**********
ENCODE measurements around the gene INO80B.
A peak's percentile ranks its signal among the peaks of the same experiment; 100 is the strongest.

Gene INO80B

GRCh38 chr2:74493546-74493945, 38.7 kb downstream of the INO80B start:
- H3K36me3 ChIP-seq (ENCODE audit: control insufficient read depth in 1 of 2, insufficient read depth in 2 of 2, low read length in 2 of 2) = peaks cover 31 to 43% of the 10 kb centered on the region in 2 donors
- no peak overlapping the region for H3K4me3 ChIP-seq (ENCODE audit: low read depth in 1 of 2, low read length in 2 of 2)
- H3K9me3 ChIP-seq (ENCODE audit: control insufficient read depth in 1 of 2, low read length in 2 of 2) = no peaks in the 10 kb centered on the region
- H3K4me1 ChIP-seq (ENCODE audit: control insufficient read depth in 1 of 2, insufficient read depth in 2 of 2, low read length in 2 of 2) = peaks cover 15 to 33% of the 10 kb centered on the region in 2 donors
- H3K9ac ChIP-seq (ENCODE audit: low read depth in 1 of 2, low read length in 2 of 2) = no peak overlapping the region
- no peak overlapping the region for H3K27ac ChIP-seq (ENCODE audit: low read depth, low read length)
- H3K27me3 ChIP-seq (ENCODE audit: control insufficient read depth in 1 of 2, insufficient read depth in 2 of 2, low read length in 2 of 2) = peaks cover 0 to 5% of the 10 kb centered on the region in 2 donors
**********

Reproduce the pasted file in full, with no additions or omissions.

ENCODE measurements around the gene INO80B.
A peak's percentile ranks its signal among the peaks of the same experiment; 100 is the strongest.

Gene INO80B

GRCh38 chr2:74493546-74493945, 38.7 kb downstream of the INO80B start:
- H3K36me3 ChIP-seq (ENCODE audit: control insufficient read depth in 1 of 2, insufficient read depth in 2 of 2, low read length in 2 of 2) = peaks cover 31 to 43% of the 10 kb centered on the region in 2 donors
- no peak overlapping the region for H3K4me3 ChIP-seq (ENCODE audit: low read depth in 1 of 2, low read length in 2 of 2)
- H3K9me3 ChIP-seq (ENCODE audit: control insufficient read depth in 1 of 2, low read length in 2 of 2) = no peaks in the 10 kb centered on the region
- H3K4me1 ChIP-seq (ENCODE audit: control insufficient read depth in 1 of 2, insufficient read depth in 2 of 2, low read length in 2 of 2) = peaks cover 15 to 33% of the 10 kb centered on the region in 2 donors
- H3K9ac ChIP-seq (ENCODE audit: low read depth in 1 of 2, low read length in 2 of 2) = no peak overlapping the region
- no peak overlapping the region for H3K27ac ChIP-seq (ENCODE audit: low read depth, low read length)
- H3K27me3 ChIP-seq (ENCODE audit: control insufficient read depth in 1 of 2, insufficient read depth in 2 of 2, low read length in 2 of 2) = peaks cover 0 to 5% of the 10 kb centered on the region in 2 donors